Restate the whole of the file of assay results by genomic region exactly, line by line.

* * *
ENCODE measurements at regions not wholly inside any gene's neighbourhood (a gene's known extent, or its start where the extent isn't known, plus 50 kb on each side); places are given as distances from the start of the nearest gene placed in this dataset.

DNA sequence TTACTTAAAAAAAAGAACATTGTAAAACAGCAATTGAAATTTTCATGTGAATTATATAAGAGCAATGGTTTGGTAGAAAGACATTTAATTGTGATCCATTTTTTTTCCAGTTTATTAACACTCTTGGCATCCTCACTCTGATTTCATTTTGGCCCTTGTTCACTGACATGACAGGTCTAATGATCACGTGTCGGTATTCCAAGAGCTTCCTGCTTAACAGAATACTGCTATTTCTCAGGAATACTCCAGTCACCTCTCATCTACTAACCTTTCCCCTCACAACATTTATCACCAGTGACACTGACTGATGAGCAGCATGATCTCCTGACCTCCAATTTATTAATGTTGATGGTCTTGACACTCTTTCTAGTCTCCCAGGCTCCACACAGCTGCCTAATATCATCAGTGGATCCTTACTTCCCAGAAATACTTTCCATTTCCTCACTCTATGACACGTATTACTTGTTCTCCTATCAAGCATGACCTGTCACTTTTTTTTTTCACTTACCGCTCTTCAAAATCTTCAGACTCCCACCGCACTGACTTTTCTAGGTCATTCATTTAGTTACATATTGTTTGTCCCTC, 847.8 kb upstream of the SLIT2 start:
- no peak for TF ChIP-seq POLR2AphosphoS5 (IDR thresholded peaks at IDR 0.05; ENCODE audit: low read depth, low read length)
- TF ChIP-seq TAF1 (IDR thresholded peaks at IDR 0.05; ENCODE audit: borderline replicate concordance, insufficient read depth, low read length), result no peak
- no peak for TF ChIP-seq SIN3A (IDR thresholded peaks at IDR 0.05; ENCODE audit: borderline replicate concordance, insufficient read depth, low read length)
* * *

ENCODE measurements at regions not wholly inside any gene's neighbourhood (a gene's known extent, or its start where the extent isn't known, plus 50 kb on each side); places are given as distances from the start of the nearest gene placed in this dataset.

DNA sequence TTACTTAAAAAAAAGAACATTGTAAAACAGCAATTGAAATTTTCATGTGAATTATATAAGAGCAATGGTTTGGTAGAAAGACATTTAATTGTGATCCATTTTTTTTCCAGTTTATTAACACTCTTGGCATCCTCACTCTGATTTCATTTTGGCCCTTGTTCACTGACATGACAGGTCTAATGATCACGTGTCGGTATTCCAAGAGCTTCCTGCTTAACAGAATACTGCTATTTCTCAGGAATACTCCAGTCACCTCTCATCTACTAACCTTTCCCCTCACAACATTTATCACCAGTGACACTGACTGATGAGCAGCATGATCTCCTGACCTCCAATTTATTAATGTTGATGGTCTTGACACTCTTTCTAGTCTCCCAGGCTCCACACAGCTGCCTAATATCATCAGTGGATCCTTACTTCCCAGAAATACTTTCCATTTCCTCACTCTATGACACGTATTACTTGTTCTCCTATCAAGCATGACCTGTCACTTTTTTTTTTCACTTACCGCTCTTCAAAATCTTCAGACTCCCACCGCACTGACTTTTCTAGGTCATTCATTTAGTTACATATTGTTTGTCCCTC, 847.8 kb upstream of the SLIT2 start:
- no peak for TF ChIP-seq POLR2AphosphoS5 (IDR thresholded peaks at IDR 0.05; ENCODE audit: low read depth, low read length)
- TF ChIP-seq TAF1 (IDR thresholded peaks at IDR 0.05; ENCODE audit: borderline replicate concordance, insufficient read depth, low read length), result no peak
- no peak for TF ChIP-seq SIN3A (IDR thresholded peaks at IDR 0.05; ENCODE audit: borderline replicate concordance, insufficient read depth, low read length)